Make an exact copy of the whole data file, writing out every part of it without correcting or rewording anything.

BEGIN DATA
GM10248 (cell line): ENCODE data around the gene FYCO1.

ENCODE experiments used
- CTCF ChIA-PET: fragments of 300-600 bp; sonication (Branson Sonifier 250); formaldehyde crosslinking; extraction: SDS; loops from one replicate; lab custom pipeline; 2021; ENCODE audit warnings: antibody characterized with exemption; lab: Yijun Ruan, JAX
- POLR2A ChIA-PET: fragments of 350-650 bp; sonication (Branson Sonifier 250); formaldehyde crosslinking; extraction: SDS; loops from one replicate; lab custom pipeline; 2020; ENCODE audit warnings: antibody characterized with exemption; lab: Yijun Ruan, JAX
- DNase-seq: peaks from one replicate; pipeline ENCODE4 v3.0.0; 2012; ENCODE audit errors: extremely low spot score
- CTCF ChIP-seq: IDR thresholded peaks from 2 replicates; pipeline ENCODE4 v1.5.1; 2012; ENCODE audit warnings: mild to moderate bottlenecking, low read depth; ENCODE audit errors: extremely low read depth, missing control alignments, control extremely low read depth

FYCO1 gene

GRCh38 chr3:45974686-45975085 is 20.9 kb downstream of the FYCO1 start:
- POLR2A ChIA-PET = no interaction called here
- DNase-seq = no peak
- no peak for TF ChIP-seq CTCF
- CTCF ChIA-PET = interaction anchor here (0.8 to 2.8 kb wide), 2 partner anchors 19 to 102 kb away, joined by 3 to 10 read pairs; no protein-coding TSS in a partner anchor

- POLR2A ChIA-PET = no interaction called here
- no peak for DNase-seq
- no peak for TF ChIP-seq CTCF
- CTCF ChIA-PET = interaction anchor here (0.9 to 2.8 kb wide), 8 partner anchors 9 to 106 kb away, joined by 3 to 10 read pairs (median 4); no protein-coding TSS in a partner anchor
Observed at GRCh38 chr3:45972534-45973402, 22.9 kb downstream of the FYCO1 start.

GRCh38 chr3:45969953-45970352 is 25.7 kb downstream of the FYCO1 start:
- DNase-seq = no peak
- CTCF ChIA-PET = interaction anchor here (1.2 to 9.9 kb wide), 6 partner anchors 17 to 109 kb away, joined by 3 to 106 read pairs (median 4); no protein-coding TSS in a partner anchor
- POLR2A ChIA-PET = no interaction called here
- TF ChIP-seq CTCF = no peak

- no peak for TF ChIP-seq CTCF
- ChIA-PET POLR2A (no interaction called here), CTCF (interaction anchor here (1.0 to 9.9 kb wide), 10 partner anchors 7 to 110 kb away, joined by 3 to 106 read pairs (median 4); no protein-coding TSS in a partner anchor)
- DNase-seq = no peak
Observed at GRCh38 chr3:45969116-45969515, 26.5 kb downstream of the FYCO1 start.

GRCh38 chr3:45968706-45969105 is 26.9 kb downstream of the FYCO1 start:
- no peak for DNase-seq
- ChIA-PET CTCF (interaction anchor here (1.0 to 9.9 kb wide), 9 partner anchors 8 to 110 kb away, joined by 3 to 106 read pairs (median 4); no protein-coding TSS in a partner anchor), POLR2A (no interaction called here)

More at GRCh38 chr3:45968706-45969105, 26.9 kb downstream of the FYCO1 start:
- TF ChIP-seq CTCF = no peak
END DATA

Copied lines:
GM10248 (cell line): ENCODE data around the gene FYCO1.

ENCODE experiments used
- CTCF ChIA-PET: fragments of 300-600 bp; sonication (Branson Sonifier 250); formaldehyde crosslinking; extraction: SDS; loops from one replicate; lab custom pipeline; 2021; ENCODE audit warnings: antibody characterized with exemption; lab: Yijun Ruan, JAX
- POLR2A ChIA-PET: fragments of 350-650 bp; sonication (Branson Sonifier 250); formaldehyde crosslinking; extraction: SDS; loops from one replicate; lab custom pipeline; 2020; ENCODE audit warnings: antibody characterized with exemption; lab: Yijun Ruan, JAX
- DNase-seq: peaks from one replicate; pipeline ENCODE4 v3.0.0; 2012; ENCODE audit errors: extremely low spot score
- CTCF ChIP-seq: IDR thresholded peaks from 2 replicates; pipeline ENCODE4 v1.5.1; 2012; ENCODE audit warnings: mild to moderate bottlenecking, low read depth; ENCODE audit errors: extremely low read depth, missing control alignments, control extremely low read depth

FYCO1 gene

GRCh38 chr3:45974686-45975085 is 20.9 kb downstream of the FYCO1 start:
- POLR2A ChIA-PET = no interaction called here
- DNase-seq = no peak
- no peak for TF ChIP-seq CTCF
- CTCF ChIA-PET = interaction anchor here (0.8 to 2.8 kb wide), 2 partner anchors 19 to 102 kb away, joined by 3 to 10 read pairs; no protein-coding TSS in a partner anchor

- POLR2A ChIA-PET = no interaction called here
- no peak for DNase-seq
- no peak for TF ChIP-seq CTCF
- CTCF ChIA-PET = interaction anchor here (0.9 to 2.8 kb wide), 8 partner anchors 9 to 106 kb away, joined by 3 to 10 read pairs (median 4); no protein-coding TSS in a partner anchor
Observed at GRCh38 chr3:45972534-45973402, 22.9 kb downstream of the FYCO1 start.

GRCh38 chr3:45969953-45970352 is 25.7 kb downstream of the FYCO1 start:
- DNase-seq = no peak
- CTCF ChIA-PET = interaction anchor here (1.2 to 9.9 kb wide), 6 partner anchors 17 to 109 kb away, joined by 3 to 106 read pairs (median 4); no protein-coding TSS in a partner anchor
- POLR2A ChIA-PET = no interaction called here
- TF ChIP-seq CTCF = no peak

- no peak for TF ChIP-seq CTCF
- ChIA-PET POLR2A (no interaction called here), CTCF (interaction anchor here (1.0 to 9.9 kb wide), 10 partner anchors 7 to 110 kb away, joined by 3 to 106 read pairs (median 4); no protein-coding TSS in a partner anchor)
- DNase-seq = no peak
Observed at GRCh38 chr3:45969116-45969515, 26.5 kb downstream of the FYCO1 start.

GRCh38 chr3:45968706-45969105 is 26.9 kb downstream of the FYCO1 start:
- no peak for DNase-seq
- ChIA-PET CTCF (interaction anchor here (1.0 to 9.9 kb wide), 9 partner anchors 8 to 110 kb away, joined by 3 to 106 read pairs (median 4); no protein-coding TSS in a partner anchor), POLR2A (no interaction called here)

More at GRCh38 chr3:45968706-45969105, 26.9 kb downstream of the FYCO1 start:
- TF ChIP-seq CTCF = no peak